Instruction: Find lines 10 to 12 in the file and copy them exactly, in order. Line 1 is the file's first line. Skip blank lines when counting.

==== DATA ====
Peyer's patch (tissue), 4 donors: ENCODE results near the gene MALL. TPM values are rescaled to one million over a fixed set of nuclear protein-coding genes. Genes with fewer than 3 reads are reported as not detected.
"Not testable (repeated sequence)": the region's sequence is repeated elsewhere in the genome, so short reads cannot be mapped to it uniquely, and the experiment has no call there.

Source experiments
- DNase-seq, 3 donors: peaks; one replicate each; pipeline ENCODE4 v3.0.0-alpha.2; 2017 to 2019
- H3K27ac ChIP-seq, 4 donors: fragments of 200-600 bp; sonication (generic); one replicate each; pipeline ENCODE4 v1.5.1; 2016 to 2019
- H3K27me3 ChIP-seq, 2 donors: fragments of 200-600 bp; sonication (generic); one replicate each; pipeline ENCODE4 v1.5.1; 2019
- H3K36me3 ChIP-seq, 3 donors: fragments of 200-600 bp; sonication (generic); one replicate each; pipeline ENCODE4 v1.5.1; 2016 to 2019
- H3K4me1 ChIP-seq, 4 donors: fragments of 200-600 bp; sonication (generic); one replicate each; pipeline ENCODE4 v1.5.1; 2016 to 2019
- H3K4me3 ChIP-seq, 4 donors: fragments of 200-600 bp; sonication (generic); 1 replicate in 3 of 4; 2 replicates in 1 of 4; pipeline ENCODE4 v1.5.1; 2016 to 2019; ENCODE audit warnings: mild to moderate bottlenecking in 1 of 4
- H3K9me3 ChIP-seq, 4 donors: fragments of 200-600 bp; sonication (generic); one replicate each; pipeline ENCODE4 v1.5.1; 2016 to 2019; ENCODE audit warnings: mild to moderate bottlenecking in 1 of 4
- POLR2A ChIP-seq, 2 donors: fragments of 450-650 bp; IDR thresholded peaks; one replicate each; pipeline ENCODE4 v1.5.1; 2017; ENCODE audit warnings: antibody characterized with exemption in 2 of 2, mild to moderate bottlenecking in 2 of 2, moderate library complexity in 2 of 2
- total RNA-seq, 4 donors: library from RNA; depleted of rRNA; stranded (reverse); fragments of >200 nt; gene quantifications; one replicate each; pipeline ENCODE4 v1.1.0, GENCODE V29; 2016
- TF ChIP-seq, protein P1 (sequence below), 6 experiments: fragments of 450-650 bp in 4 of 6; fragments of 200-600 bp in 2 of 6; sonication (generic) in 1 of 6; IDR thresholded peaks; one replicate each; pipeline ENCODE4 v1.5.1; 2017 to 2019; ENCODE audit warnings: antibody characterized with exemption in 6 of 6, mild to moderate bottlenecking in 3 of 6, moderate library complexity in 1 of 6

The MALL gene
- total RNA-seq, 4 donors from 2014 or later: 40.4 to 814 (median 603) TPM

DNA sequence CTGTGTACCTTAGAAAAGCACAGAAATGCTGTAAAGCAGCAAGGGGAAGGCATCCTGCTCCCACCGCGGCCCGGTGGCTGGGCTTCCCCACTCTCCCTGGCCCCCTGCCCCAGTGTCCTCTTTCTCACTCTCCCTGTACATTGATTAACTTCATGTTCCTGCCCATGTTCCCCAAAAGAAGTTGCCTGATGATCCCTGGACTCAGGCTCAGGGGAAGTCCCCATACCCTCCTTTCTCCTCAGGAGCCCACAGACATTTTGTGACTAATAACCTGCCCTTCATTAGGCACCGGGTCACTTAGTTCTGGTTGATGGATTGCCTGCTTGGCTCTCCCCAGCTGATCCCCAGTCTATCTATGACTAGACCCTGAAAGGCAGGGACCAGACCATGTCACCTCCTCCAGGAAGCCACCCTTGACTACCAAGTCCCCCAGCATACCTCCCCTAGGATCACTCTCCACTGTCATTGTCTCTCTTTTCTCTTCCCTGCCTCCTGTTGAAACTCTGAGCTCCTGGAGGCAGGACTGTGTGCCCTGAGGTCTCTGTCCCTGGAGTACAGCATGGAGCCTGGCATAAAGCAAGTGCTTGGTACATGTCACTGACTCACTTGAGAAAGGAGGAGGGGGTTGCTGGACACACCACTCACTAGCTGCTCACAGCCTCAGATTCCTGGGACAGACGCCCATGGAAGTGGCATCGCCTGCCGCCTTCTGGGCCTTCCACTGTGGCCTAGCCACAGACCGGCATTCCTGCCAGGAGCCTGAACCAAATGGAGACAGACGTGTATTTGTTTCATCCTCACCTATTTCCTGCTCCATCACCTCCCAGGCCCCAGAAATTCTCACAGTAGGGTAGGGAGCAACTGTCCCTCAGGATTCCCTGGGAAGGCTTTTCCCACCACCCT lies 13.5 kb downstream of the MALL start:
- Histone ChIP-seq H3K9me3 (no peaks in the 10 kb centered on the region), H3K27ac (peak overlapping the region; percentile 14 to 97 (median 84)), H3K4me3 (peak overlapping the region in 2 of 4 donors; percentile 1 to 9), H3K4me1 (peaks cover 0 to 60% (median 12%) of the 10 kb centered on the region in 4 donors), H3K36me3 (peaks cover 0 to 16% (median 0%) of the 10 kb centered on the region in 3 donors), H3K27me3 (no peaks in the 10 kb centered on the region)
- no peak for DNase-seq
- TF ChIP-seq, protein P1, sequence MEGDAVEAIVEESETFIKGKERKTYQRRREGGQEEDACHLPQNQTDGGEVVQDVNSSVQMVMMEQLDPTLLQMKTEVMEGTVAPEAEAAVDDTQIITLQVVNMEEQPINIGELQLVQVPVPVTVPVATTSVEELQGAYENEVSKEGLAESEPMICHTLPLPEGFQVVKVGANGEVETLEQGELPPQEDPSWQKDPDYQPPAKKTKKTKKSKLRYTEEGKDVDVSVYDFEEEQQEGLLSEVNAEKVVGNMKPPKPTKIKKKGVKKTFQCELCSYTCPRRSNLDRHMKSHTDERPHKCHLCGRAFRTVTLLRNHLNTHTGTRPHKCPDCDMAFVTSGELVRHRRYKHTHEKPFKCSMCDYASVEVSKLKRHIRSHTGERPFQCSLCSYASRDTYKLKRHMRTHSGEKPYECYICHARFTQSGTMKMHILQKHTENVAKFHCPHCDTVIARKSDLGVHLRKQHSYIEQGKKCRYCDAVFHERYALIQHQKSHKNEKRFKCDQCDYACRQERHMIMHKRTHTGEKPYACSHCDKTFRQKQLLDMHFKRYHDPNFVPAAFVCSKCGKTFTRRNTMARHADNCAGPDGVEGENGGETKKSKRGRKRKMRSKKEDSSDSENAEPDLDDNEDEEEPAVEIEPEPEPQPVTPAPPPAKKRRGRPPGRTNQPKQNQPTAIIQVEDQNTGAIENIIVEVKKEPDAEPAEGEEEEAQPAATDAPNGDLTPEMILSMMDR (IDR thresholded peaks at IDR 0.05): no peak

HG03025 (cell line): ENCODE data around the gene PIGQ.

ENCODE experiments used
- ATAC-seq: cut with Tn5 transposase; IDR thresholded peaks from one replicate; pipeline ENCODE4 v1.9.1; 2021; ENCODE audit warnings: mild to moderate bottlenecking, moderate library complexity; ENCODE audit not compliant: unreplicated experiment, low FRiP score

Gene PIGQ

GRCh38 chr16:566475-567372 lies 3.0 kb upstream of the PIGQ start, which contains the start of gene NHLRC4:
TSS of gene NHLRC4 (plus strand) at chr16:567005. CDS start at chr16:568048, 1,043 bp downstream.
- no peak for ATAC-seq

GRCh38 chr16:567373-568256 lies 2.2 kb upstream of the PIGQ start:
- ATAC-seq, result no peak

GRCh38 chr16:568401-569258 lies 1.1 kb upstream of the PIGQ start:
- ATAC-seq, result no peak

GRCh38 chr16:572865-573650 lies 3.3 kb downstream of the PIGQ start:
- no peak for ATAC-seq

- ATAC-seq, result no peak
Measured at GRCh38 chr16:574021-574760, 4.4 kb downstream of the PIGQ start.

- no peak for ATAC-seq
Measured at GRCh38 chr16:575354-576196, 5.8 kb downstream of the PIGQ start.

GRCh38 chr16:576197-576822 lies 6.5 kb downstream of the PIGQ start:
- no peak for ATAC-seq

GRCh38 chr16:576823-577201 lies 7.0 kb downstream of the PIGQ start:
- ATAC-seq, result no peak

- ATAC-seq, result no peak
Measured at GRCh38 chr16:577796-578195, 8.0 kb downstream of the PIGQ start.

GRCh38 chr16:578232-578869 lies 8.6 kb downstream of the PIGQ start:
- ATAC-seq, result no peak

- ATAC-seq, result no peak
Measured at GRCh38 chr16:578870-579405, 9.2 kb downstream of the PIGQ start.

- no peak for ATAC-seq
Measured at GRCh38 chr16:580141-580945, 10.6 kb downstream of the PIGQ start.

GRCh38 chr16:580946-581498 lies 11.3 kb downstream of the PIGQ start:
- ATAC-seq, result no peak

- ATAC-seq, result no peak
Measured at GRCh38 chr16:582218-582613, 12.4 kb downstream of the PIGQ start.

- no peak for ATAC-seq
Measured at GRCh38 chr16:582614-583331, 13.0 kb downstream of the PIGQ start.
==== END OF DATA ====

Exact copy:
- H3K9me3 ChIP-seq, 4 donors: fragments of 200-600 bp; sonication (generic); one replicate each; pipeline ENCODE4 v1.5.1; 2016 to 2019; ENCODE audit warnings: mild to moderate bottlenecking in 1 of 4
- POLR2A ChIP-seq, 2 donors: fragments of 450-650 bp; IDR thresholded peaks; one replicate each; pipeline ENCODE4 v1.5.1; 2017; ENCODE audit warnings: antibody characterized with exemption in 2 of 2, mild to moderate bottlenecking in 2 of 2, moderate library complexity in 2 of 2
- total RNA-seq, 4 donors: library from RNA; depleted of rRNA; stranded (reverse); fragments of >200 nt; gene quantifications; one replicate each; pipeline ENCODE4 v1.1.0, GENCODE V29; 2016